Laws are written with the same kinds of words that everyone else uses. But, there always seems to be a problem with interpreting those normal words into making a fair decision whenever applied to a specific case. In fact, there is an entire discipline of law dedicated to properly decoding the intent of the law whenever it becomes unclear how it should be applied.
This discipline is known as statutory interpretation, and one of the most entertaining aspects of this subject is the plain meaning rule. According to representatives of Bern Ripka LLP, the rule states that otherwise-relevant information shouldn’t enter consideration when the text is plain or unambiguous.
Can Bank Law Apply to Fish?
In the case of Yates vs. The United States, a commercial fishing vessel was caught violating federal conservation regulations by catching undersized fish – segregated from the rest of the catch. The boat captain then ordered crew members to throw the fish overboard when federal agents departed.
The court was tasked to decide whether Chapter 18, Section 1519 of the U.S.C. applied to the case. According to the Section, a person can impede a federal investigation when they:
“knowingly alters, destroys, mutilates, conceals, covers up, falsifies, or makes a false entry in any record, document, or tangible object with the intent to impede, obstruct, or influence”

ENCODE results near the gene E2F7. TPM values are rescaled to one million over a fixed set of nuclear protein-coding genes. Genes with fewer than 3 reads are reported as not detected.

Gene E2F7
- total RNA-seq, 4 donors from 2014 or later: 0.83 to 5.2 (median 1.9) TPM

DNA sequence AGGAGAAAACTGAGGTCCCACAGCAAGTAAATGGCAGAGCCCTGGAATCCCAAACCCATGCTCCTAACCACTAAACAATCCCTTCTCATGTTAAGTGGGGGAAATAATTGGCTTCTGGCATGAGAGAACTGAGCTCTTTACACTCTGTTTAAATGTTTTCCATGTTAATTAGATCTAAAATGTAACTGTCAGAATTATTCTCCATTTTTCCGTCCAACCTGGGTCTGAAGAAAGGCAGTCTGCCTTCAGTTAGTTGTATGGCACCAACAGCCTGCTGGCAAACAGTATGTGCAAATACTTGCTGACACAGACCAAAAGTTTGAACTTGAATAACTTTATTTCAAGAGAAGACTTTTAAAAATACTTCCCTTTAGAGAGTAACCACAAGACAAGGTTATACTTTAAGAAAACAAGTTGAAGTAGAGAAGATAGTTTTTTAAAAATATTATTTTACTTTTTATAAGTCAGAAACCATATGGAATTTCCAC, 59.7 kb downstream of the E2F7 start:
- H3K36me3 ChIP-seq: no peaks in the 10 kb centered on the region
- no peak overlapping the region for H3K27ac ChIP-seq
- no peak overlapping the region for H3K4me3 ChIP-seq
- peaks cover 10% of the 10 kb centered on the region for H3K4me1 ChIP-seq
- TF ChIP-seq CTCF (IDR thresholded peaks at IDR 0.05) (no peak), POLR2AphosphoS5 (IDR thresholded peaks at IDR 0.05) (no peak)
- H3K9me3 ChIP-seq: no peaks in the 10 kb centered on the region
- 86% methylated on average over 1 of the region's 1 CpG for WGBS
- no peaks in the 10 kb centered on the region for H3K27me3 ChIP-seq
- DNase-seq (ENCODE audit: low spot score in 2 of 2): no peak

Many observers would say that the Section does apply because of the term “tangible object”, which should include fish. But, five Justices voted no, against the four that voted yes. Why? Don’t fish count as tangible objects anymore?
No One Foresaw the Fish
The answer lies in the understanding of the plain meaning rule, and the Title of Section 1519. Chapter 18 U.S. Code Section 1519 is also known as “Destruction, alteration, or falsification of records in Federal investigations and bankruptcy”.
Applying the plain meaning rule, it’s clear that the Section was not meant as an across the board ban on the destruction of physical evidence – only for objects that contained records. The term tangible object isn’t dispositive in relation to fish because the clarity of a statutory term “is determined [not only] by reference to the language itself, [but also by] the specific context in which that language is used, and the broader context of the statute as a whole.”
In this case, the boat captain wasn’t technically impeding a federal investigation because the fish weren’t what lawmakers had in mind while penning Section 1519.
This is the kind of terminology maze that the legal world has to maneuver through on a daily basis. Fortunately, only lawyers have to worry about all that, allowing the rest of us to keep the meaning of words as simple as possible.